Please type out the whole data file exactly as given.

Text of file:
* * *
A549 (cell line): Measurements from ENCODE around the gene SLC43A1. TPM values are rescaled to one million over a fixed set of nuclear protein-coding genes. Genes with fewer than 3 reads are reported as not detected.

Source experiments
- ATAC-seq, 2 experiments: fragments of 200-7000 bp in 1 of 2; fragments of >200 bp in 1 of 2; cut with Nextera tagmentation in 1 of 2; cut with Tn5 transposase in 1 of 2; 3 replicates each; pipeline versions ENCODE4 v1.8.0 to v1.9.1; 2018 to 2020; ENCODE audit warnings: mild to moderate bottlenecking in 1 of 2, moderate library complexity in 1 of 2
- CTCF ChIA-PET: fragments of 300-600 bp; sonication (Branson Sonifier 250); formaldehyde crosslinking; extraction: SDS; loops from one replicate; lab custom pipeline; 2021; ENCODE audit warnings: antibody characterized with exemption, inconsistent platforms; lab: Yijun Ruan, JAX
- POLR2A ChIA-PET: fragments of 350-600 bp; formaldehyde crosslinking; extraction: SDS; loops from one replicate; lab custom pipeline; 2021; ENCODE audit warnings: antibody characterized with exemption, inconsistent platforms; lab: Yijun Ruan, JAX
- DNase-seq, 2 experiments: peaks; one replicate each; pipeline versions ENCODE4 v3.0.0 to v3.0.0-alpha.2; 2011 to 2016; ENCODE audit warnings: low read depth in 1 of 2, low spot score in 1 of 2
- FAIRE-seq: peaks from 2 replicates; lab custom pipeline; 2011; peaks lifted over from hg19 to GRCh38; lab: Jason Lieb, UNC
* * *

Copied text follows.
A549 (cell line): Measurements from ENCODE around the gene SLC43A1. TPM values are rescaled to one million over a fixed set of nuclear protein-coding genes. Genes with fewer than 3 reads are reported as not detected.

Source experiments
- ATAC-seq, 2 experiments: fragments of 200-7000 bp in 1 of 2; fragments of >200 bp in 1 of 2; cut with Nextera tagmentation in 1 of 2; cut with Tn5 transposase in 1 of 2; 3 replicates each; pipeline versions ENCODE4 v1.8.0 to v1.9.1; 2018 to 2020; ENCODE audit warnings: mild to moderate bottlenecking in 1 of 2, moderate library complexity in 1 of 2
- CTCF ChIA-PET: fragments of 300-600 bp; sonication (Branson Sonifier 250); formaldehyde crosslinking; extraction: SDS; loops from one replicate; lab custom pipeline; 2021; ENCODE audit warnings: antibody characterized with exemption, inconsistent platforms; lab: Yijun Ruan, JAX
- POLR2A ChIA-PET: fragments of 350-600 bp; formaldehyde crosslinking; extraction: SDS; loops from one replicate; lab custom pipeline; 2021; ENCODE audit warnings: antibody characterized with exemption, inconsistent platforms; lab: Yijun Ruan, JAX
- DNase-seq, 2 experiments: peaks; one replicate each; pipeline versions ENCODE4 v3.0.0 to v3.0.0-alpha.2; 2011 to 2016; ENCODE audit warnings: low read depth in 1 of 2, low spot score in 1 of 2
- FAIRE-seq: peaks from 2 replicates; lab custom pipeline; 2011; peaks lifted over from hg19 to GRCh38; lab: Jason Lieb, UNC